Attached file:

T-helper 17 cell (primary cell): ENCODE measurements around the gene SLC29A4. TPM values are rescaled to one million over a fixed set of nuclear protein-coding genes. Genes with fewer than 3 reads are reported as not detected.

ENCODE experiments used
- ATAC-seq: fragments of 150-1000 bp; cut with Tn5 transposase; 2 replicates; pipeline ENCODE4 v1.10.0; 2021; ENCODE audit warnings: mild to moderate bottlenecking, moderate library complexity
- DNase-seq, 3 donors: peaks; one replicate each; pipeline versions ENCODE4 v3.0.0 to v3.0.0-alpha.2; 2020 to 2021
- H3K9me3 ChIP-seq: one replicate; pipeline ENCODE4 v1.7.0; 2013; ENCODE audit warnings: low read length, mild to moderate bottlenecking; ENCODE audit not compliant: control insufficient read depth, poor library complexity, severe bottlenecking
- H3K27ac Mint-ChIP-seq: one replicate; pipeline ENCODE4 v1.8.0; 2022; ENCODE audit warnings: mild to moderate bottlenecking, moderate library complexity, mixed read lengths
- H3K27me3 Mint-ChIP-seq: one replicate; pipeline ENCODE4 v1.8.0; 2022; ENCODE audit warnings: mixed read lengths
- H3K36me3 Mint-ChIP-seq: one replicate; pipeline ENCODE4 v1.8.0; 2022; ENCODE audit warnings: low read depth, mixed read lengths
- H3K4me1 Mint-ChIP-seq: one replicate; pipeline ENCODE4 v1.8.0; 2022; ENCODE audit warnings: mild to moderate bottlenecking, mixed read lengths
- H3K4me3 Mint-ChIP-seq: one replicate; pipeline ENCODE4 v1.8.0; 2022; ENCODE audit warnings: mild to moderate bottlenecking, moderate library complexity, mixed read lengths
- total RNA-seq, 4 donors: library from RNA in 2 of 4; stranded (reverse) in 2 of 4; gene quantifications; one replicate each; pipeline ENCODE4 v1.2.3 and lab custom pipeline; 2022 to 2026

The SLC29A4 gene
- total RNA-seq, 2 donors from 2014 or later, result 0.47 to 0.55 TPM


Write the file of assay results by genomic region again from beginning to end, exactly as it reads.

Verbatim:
T-helper 17 cell (primary cell): ENCODE measurements around the gene SLC29A4. TPM values are rescaled to one million over a fixed set of nuclear protein-coding genes. Genes with fewer than 3 reads are reported as not detected.

ENCODE experiments used
- ATAC-seq: fragments of 150-1000 bp; cut with Tn5 transposase; 2 replicates; pipeline ENCODE4 v1.10.0; 2021; ENCODE audit warnings: mild to moderate bottlenecking, moderate library complexity
- DNase-seq, 3 donors: peaks; one replicate each; pipeline versions ENCODE4 v3.0.0 to v3.0.0-alpha.2; 2020 to 2021
- H3K9me3 ChIP-seq: one replicate; pipeline ENCODE4 v1.7.0; 2013; ENCODE audit warnings: low read length, mild to moderate bottlenecking; ENCODE audit not compliant: control insufficient read depth, poor library complexity, severe bottlenecking
- H3K27ac Mint-ChIP-seq: one replicate; pipeline ENCODE4 v1.8.0; 2022; ENCODE audit warnings: mild to moderate bottlenecking, moderate library complexity, mixed read lengths
- H3K27me3 Mint-ChIP-seq: one replicate; pipeline ENCODE4 v1.8.0; 2022; ENCODE audit warnings: mixed read lengths
- H3K36me3 Mint-ChIP-seq: one replicate; pipeline ENCODE4 v1.8.0; 2022; ENCODE audit warnings: low read depth, mixed read lengths
- H3K4me1 Mint-ChIP-seq: one replicate; pipeline ENCODE4 v1.8.0; 2022; ENCODE audit warnings: mild to moderate bottlenecking, mixed read lengths
- H3K4me3 Mint-ChIP-seq: one replicate; pipeline ENCODE4 v1.8.0; 2022; ENCODE audit warnings: mild to moderate bottlenecking, moderate library complexity, mixed read lengths
- total RNA-seq, 4 donors: library from RNA in 2 of 4; stranded (reverse) in 2 of 4; gene quantifications; one replicate each; pipeline ENCODE4 v1.2.3 and lab custom pipeline; 2022 to 2026

The SLC29A4 gene
- total RNA-seq, 2 donors from 2014 or later, result 0.47 to 0.55 TPM